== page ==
Nalzaro: Covid-19 cases rise not alarming

Bobby Nalzaro
·3 min read

ARE the low health care facilities utilization—hospital bed capacity and isolation centers—and minimal coronavirus disease (Covid-19) cases in densely populated areas, the only gauge and justification for our local officials to claim that the situation is under control and manageable despite increasing number of cases daily? I pose this question because these are the justifications of our local officials in claiming that the present Covid-19 cases are not a “cause for serious concern and alarm.”

Cebu City Mayor Edgardo Labella and Emergency Operations Center (EOC) deputy chief implementer Joel Garganera claimed that our health care facilities have not been overwhelmed by Covid-19 patients, so there is nothing to worry about because the situation is under control and manageable.

Gov. Gwen Garcia, on the other hand, lashed out against those behind the Octa Research Group, an independent survey group providing updates of Covid-19 cases in the country, for “pushing the red button” on Cebu Province, saying the figures on daily cases is a cause for “serious concern.” Gwen asked what does 400 plus new cases these past few days mean compared to the three million population of the province? It does not even represent .000 percent of the population. There are even more fatalities from tuberculosis (TB) than Covid-19 and these TB cases were not reported and did not become a “cause for alarm” by our health authorities. I fully agree with the governor. She urged the media to stop counting Covid-19 cases and instead focus on reviving the province‘s economy because there are more people who died due from hunger, poverty and criminality.

Okay, on the claim of our city officials that the daily increasing figures of Covid-19 cases is not a cause for alarm because we have enough spaces in our health care facilities, is this their only gauge? I don’t think this is the accurate measurement. Majority of people with Covid-19 can be managed at home or in private institutions like hotels, especially asymptomatic ones. Only a very few and those with severe infections require hospitalization.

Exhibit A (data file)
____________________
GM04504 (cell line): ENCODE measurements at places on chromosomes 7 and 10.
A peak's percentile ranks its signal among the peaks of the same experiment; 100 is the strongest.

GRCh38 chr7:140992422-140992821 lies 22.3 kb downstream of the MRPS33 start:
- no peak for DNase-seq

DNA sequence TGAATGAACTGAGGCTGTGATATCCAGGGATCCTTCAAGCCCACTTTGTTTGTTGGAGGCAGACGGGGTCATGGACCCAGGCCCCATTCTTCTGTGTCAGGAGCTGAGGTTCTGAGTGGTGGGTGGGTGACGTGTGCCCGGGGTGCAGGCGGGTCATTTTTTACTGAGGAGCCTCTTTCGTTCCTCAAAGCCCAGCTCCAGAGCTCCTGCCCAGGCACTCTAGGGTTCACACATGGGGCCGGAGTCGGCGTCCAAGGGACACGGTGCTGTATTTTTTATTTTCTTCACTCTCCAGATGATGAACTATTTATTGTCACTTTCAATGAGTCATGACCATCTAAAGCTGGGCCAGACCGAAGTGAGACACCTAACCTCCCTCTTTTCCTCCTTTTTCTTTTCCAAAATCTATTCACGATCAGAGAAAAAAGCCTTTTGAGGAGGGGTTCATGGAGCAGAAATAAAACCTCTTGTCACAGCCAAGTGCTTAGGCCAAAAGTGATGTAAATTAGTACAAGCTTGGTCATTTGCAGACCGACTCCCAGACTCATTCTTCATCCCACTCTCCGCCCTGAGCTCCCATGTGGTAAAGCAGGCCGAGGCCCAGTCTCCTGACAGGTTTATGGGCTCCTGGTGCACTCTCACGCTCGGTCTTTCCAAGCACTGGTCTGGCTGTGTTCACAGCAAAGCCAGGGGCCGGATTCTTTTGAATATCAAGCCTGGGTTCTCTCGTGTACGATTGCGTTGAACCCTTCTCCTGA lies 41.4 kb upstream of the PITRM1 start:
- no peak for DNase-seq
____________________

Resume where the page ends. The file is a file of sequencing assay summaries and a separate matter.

Assuming that only a few cases required hospitalization, so we cannot conclude that the number of infections is at an “alarming stage.” There are also other factors to be considered. Is the city’s contact tracing very accurate and do people suspected with Covid-19 infections voluntarily submit themselves to a test? But what if the increase will be unabated and it will reach triple digits daily? Isn’t that a cause for alarm?

What we need to do is to strictly implement health protocols even if we are under modified general community quarantine (MGCQ), which has more relaxed restrictions. Whether or not our health care facilities are overwhelmed, we should not lower our guard. While waiting for the vaccine, observing minimum health protocols — wearing of face mask/shields, frequent hand washing and observing social distancing — is the best defense against this deadly virus.

(For full text, visit: www.sunstar.com.ph)